I have a home network Win 10 and Win 7. I often read files off one machine 7 from the Win 10 cuz the later is hooked up to my Big Screen TV.

I often delete Win 7 files from the Win 10 across the network. When I look in the Recycle Bin on Win 7 the files are NOT there! Nor in Recycle on Win 10 (which I didn't think they would be anyway.)

I just ran a test. Deleted a file on 7 from 10. Not showing in 7's Recycle. Then used Recuva to scan the folder and it showed the file. I was able to recover it. Pretty normal expectation.

So the Mystery is why it doesn't show in 7's Recycle Bin.

2 Answers 2


The reason is that the Recycle Bin is a "special" folder whose functionality only works on the local computer when processing a delete command. The difference between the Recycle Bin and an undelete tool such as Recuva is that the Recycle Bin is a "safe" place to store files you may not have meant to delete. Files in it are guaranteed to be recoverable until you empty it on purpose. When a file is "actually" deleted, it may be recoverable with tools like Recuva, but there is no guarantee, and resorting to that means something has gone horribly wrong.

Bottom line is, the Recycle Bin is a convenience feature that helps you undo the deletion of your own files on your own computer. It doesn't work on other computers over the network.

If you're interested in the gritty details, read on... Otherwise, just accept this as the answer.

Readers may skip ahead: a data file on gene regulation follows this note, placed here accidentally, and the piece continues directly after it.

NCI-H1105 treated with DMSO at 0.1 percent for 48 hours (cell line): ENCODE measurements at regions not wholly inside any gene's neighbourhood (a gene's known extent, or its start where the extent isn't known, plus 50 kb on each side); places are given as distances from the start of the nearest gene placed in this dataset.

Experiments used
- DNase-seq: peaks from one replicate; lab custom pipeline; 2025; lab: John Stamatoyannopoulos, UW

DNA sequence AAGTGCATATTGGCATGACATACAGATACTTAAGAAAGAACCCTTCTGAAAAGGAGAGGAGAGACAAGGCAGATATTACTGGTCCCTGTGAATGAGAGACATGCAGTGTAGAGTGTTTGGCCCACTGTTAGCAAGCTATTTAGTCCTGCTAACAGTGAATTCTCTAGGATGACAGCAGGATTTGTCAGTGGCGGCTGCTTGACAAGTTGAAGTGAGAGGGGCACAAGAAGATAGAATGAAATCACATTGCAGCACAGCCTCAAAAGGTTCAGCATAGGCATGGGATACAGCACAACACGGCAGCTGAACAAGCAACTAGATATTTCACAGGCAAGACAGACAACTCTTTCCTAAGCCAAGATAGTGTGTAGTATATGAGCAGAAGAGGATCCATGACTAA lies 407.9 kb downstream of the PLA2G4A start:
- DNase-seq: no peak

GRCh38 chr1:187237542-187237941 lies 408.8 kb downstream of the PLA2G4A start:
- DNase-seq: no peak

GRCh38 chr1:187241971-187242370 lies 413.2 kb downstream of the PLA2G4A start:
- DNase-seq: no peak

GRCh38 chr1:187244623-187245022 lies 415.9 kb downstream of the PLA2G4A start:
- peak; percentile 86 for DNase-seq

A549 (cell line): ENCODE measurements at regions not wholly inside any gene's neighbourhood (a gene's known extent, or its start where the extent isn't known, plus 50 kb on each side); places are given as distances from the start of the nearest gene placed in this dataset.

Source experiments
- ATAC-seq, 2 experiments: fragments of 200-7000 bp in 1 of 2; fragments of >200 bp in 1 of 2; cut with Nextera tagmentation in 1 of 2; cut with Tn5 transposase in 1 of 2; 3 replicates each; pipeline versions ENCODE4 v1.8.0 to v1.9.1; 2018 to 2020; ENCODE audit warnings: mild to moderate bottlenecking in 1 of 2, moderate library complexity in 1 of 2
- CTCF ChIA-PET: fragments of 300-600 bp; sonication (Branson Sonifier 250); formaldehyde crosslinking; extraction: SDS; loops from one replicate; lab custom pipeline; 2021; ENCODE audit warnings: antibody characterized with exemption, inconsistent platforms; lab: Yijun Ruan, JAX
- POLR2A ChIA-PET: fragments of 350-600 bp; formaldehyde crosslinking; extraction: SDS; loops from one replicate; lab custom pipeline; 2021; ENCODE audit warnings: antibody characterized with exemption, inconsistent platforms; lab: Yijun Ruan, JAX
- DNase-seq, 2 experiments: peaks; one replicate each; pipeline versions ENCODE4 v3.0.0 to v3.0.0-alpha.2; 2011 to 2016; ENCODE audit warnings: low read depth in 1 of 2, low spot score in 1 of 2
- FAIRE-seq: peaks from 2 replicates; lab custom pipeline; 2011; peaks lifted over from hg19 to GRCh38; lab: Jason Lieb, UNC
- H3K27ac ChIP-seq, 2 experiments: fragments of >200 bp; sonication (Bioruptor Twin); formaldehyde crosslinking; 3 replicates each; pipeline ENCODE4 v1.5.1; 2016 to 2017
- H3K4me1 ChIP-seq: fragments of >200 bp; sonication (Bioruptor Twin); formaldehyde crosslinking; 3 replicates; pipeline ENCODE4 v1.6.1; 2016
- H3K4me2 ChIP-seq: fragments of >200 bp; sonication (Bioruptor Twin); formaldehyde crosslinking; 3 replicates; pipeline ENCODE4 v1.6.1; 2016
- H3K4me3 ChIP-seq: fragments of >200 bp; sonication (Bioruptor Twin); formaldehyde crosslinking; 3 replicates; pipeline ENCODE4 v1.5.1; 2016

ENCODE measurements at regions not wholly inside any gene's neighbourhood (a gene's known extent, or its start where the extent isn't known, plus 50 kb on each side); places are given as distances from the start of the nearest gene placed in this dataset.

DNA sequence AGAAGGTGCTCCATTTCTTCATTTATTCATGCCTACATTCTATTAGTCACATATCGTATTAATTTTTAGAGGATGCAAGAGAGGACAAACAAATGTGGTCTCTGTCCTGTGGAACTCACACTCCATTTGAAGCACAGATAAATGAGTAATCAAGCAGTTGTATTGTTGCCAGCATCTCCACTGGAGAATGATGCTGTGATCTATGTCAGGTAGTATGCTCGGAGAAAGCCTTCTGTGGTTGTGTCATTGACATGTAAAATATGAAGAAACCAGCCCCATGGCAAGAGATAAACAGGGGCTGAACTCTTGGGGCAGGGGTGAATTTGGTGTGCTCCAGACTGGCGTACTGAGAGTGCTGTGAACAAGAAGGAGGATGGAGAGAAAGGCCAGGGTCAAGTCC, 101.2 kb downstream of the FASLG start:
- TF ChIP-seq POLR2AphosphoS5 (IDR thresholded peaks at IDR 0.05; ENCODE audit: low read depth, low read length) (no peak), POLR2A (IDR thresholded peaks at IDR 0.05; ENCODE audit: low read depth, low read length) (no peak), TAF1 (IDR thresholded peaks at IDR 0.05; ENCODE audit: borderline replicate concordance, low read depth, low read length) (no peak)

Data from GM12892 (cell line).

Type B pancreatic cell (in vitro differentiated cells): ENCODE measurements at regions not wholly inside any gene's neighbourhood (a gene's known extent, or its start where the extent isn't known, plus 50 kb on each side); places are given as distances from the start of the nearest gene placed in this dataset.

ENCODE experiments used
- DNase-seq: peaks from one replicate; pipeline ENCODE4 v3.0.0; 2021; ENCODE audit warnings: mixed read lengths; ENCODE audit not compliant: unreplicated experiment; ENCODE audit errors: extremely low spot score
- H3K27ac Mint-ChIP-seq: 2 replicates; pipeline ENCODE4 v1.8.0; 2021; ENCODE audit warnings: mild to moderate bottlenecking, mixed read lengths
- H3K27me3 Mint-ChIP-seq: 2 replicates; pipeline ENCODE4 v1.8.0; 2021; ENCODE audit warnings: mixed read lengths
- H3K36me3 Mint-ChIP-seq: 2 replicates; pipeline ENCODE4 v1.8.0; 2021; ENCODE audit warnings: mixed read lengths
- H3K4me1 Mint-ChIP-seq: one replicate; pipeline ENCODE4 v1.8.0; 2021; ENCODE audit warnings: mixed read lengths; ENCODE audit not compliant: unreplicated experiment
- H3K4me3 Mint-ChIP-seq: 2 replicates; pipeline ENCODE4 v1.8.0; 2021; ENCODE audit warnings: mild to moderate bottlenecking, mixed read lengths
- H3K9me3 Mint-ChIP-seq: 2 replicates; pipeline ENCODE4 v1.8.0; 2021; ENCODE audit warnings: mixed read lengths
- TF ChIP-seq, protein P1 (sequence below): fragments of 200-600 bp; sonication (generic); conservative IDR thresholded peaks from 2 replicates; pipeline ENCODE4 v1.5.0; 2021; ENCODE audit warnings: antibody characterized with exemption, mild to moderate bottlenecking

There is a regular (hidden) directory on the root of every volume on your computer called $Recycle.Bin. Inside this directory are subdirectories representing the SID (security identifier) of every user on the system who has ever deleted a file (every user has a unique SID). Windows represents the Recycle Bin on your desktop as a "projected" composite of all your user SID subdirectories of every $Recycle.Bin directory on all the drives on your computer.

For example, let's say your user SID is S-1-5-21-123456789-123456789-123456789-12345, and your computer has 3 local volumes (C:, D:, and E:), which can be 3 different hard drives, 3 partitions on the same drive, or any combination of the two. On each hard drive, you will have the following:


Windows will show you a single Recycle Bin icon on your desktop that contains files from all three of those directories. There are a couple of things you should be aware of with this setup:

  • The Recycle Bin on your desktop only contains files YOU deleted. If there are other user accounts on the computer, you wouldn't see files THEY deleted, nor can they see yours. This is true even if you deleted a file from a directory that all users previously had access to. This has a side effect of giving one user the ability to "capture" files; no one can recover that file except the person who originally deleted it.
  • When you "delete" a file, Windows actually performs a "move" operation to your $Recycle.Bin directory, renames it to something unique, and appends a bit of metadata indicating what it's name originally was and where it originally came from (so you can restore it later). This is why you can appear to have multiple files with the same name in the same directory, which you normally can't do.
  • A "move" operation from one location to another on the SAME volume is instantaneous because only a filesystem pointer gets modified so as to make the file appear as if it's in a different directory. The system does not have to actually move the file's contents to the new location. However, you cannot "move" a file from one drive to another (Windows does a copy followed by a delete of the original in that case). This is why each drive has its own $Recycle.Bin directory. You wouldn't want a "delete" operation copying potentially huge files to another drive, which would take time and the other drive might not have enough space.